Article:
So, I've heard that above around 35% O2 concentration in Earth-like atmospheres leads to wildfires that just never go out. I'm thinking of using this like California, with its regularly occuring fires that help clear the land for new growth, but on a global scale. Every couple of years, the O2 conc. is high enough for fires to never go out, so they spread and burn the world down but also use up a lot of that oxygen to the point that they may die again. Plants then regrow raising the O2 back up to the threshold starting the cycle anew.

If I set the oxygen concentration to or just below that threshold, will this be sustainable? If not, how could I get this to work?

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    $\begingroup$ I think forests don't have enough biomass to really affect O2 threshold that way. $\endgroup$
    – alamar
    Commented Dec 24, 2019 at 7:58
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    $\begingroup$ I think forests don't have enough biomass to really affect O2 concentration that way. Maybe with very thin atmosphere, with extra large landmass (no oceans) and super-rich flora. Even then it's a stretch. $\endgroup$
    – alamar
    Commented Dec 24, 2019 at 8:00
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    $\begingroup$ Well, in the Carboniferous period oxygen concentration remained above 30% for some 60 million years, of which for some 20 million years it was even above a whopping 35%... $\endgroup$
    – AlexP
    Commented Dec 24, 2019 at 9:54
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    $\begingroup$ On a side note I'll add that increased O2 concentration cause spiders and bugs to grow much larger. In that case burning whole planet is quite appealing idea. $\endgroup$ Commented Dec 24, 2019 at 10:06
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    $\begingroup$ The location of the finale for The Player of Games has a world-encircling landmass which has a continuous firestorm that burns around the planet in a wave in time to re-ignite the mature regrown vegetation. $\endgroup$ Commented Dec 24, 2019 at 14:34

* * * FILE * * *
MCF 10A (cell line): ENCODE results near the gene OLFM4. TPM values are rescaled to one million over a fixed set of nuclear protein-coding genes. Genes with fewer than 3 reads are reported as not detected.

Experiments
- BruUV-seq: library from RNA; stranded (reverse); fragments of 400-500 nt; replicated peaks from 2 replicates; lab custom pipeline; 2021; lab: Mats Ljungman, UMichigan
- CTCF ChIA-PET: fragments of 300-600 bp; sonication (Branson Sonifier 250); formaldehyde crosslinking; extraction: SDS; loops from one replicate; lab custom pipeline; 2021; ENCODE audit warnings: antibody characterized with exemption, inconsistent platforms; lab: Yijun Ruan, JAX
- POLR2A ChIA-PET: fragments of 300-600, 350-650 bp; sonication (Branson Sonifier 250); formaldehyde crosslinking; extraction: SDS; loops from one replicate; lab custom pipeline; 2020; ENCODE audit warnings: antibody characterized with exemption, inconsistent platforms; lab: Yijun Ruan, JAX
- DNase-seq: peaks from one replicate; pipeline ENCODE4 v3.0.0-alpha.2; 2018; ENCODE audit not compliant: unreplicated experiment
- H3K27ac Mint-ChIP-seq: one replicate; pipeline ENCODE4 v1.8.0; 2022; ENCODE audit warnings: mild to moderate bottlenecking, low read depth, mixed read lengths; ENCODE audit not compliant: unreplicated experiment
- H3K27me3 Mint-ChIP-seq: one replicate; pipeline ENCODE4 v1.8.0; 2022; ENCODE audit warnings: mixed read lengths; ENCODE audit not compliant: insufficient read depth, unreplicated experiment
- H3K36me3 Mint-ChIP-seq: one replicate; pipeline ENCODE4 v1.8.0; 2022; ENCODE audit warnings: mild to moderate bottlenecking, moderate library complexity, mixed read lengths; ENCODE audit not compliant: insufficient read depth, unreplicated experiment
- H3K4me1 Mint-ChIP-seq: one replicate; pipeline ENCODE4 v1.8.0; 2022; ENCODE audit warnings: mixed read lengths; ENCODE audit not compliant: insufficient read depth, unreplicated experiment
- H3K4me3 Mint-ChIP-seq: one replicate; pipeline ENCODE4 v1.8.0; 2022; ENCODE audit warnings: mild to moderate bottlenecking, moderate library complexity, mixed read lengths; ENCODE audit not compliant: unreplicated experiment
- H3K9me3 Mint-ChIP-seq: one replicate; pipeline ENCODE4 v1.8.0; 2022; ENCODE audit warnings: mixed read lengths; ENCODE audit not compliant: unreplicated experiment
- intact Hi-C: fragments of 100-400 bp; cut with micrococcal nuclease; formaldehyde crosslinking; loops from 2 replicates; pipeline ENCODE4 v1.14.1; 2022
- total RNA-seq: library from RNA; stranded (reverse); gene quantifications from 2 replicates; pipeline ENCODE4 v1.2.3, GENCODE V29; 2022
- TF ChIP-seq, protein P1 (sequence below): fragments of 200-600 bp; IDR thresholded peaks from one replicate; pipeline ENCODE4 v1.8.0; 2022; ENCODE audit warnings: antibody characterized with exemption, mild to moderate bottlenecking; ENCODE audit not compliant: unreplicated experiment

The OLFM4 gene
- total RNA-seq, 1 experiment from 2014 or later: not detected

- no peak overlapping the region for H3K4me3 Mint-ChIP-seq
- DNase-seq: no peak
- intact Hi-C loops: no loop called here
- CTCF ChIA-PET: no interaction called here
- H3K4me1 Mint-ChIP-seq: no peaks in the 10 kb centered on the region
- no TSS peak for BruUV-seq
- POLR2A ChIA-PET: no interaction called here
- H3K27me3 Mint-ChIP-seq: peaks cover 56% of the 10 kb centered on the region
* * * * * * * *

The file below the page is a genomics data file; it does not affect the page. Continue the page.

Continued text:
3 Answers 3


Boom bust cycles.

  1. Oceanic and land based plants compete for CO2 and are limited by CO2 availability.

  2. Oceanic has an edge in that they cannot burn.

  3. When O2 gets high enough the land burns.

  4. Free from competition with land plants, and with all that land carbon now available as CO2, the ocean plants have a burst of growth.

  5. Ocean plants overgrow the availability of their noncarbon nutrients (iron, nitrogen, phosphorus) and their populations crash.

  6. Oxygen levels fall because land and water are now depleted of photosynthesizers.

  7. Land and water life begins to regrow. Land has an edge because there are more nutrients available in the soil than in open ocean. Land regrows first. Ocean starts later.

  8. Oceanic and land based plants compete for CO2 and are limited by CO2 availability.


What would restrain fires from burning in the "low" periods? Any lightning could start one, and compost heaps that get too dry have been known to burst into flame, however rarely -- naturally accumulating dry organic matter might to do the same.

Such fires would use up the fuel and oxygen for the world-wide bursts, and create natural fire-breaks that would limit spread. Other natural firebreaks such as bodies of water, prevailing winds, desert, rainstorms, and bare rock would also prevent the necessary sparks from flying all over the world. Any condition, such as high winds, that would spread the fire far and wide during the high-oxygen period would also spread fire in the low-oxygen periods, if not so widely.

The variation in fire between the high and low oxygen periods would be continuous, not a step function. You would need some reason other than "low oxygen" to explain why fires were not a regional factor as the oxygen built up, and a major regional factor as it approached the high period.


fire needs three things fuel, oxygen and temperature ... so there would also be a temperature / humidity component to the excellent cycle willk describes.

unless you want to use the planet's orbital eccentricity to regulate temperatures ....

coinciding with stage 3 would be a drop in temperature and humidity but first the ash fertilisation kickstarts stage 4

stage 5 would see a second longer drop in temperature especially along the high latitude coast as albedo changes, further encouraging step 6

stage 7 would be spotty because glacial melt would be encouraged by land growth changing the albedo but the new river deltas would be the kickstart for ocean growth


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